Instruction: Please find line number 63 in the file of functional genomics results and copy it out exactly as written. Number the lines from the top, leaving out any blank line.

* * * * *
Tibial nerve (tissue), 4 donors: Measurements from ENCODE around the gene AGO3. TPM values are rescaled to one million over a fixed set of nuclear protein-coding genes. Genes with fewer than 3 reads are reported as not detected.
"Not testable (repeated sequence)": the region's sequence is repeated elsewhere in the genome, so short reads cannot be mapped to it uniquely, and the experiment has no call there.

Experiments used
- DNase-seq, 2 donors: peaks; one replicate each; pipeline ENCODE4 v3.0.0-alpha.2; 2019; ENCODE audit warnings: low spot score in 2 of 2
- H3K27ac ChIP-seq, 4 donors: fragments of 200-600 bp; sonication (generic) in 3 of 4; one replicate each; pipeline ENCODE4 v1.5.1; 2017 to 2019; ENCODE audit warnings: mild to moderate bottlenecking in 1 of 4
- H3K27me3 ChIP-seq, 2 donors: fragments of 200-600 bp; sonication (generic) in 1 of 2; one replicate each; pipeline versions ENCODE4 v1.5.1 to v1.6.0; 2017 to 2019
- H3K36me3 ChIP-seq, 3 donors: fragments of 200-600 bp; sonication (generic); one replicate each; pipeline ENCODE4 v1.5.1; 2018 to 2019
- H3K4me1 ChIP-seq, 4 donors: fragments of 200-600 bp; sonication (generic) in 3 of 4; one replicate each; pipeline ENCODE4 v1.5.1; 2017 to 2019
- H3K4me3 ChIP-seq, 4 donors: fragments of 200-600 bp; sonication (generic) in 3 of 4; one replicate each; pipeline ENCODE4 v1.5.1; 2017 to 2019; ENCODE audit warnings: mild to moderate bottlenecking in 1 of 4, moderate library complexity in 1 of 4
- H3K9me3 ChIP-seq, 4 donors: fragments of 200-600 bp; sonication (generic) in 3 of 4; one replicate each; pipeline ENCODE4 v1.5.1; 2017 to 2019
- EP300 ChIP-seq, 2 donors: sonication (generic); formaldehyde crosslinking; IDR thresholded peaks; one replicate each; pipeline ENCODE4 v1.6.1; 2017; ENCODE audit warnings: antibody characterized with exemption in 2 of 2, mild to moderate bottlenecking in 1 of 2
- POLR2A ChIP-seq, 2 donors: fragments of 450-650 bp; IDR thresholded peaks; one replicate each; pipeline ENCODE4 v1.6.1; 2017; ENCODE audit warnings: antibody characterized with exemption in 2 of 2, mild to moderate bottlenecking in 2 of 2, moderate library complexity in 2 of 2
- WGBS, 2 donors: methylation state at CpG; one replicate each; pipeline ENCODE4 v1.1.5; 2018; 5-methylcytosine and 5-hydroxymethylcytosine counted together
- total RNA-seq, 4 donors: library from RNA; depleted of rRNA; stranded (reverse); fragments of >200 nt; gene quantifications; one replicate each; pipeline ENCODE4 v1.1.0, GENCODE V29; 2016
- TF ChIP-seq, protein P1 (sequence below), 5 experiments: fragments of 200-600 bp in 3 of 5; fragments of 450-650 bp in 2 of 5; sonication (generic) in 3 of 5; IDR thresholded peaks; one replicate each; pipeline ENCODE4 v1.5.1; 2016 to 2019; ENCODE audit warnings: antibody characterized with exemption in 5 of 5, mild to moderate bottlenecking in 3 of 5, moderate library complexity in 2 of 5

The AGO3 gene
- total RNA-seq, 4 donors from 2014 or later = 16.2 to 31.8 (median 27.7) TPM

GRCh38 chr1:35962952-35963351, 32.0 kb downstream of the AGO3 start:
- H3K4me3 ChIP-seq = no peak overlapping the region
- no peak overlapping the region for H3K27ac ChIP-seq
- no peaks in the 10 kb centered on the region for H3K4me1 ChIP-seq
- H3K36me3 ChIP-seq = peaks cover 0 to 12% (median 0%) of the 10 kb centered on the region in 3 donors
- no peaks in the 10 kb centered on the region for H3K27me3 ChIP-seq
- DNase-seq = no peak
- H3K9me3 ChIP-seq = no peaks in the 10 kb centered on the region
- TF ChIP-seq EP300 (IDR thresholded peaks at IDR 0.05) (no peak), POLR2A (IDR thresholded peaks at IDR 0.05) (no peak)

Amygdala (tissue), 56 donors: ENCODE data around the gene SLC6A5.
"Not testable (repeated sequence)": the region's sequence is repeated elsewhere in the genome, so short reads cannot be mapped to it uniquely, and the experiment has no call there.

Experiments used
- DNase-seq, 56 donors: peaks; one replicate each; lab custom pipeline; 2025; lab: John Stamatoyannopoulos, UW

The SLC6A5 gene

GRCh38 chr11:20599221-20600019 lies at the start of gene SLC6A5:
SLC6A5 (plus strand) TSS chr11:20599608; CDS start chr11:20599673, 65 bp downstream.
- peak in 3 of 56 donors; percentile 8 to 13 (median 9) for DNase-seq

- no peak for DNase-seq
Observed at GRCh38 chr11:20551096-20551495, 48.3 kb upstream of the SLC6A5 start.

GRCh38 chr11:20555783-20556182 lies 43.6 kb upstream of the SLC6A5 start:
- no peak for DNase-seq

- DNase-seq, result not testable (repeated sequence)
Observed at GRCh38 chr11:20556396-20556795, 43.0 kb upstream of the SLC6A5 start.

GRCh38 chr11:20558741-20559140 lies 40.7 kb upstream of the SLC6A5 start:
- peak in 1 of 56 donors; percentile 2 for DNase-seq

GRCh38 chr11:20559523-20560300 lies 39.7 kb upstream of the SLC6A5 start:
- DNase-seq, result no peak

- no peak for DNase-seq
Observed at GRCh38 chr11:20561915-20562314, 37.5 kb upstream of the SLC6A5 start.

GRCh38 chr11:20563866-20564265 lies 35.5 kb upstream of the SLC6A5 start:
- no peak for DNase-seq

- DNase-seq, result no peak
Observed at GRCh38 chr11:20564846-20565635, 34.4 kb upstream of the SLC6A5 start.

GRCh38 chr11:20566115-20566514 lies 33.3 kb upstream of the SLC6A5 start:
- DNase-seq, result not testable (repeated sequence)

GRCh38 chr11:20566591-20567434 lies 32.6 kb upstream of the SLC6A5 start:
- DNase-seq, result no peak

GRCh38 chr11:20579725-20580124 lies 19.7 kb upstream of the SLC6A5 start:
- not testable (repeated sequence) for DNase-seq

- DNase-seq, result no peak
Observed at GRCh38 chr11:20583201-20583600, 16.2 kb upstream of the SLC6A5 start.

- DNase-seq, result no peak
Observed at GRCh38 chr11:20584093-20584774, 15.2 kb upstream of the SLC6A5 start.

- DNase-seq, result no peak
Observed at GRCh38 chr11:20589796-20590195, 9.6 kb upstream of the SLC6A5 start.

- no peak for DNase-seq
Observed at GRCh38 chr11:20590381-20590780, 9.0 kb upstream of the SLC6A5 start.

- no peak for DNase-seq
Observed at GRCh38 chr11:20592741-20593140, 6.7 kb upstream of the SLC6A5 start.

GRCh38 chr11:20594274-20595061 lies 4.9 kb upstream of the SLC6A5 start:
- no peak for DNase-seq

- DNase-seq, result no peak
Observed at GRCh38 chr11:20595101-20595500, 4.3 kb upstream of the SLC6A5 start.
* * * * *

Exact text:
- no peak for DNase-seq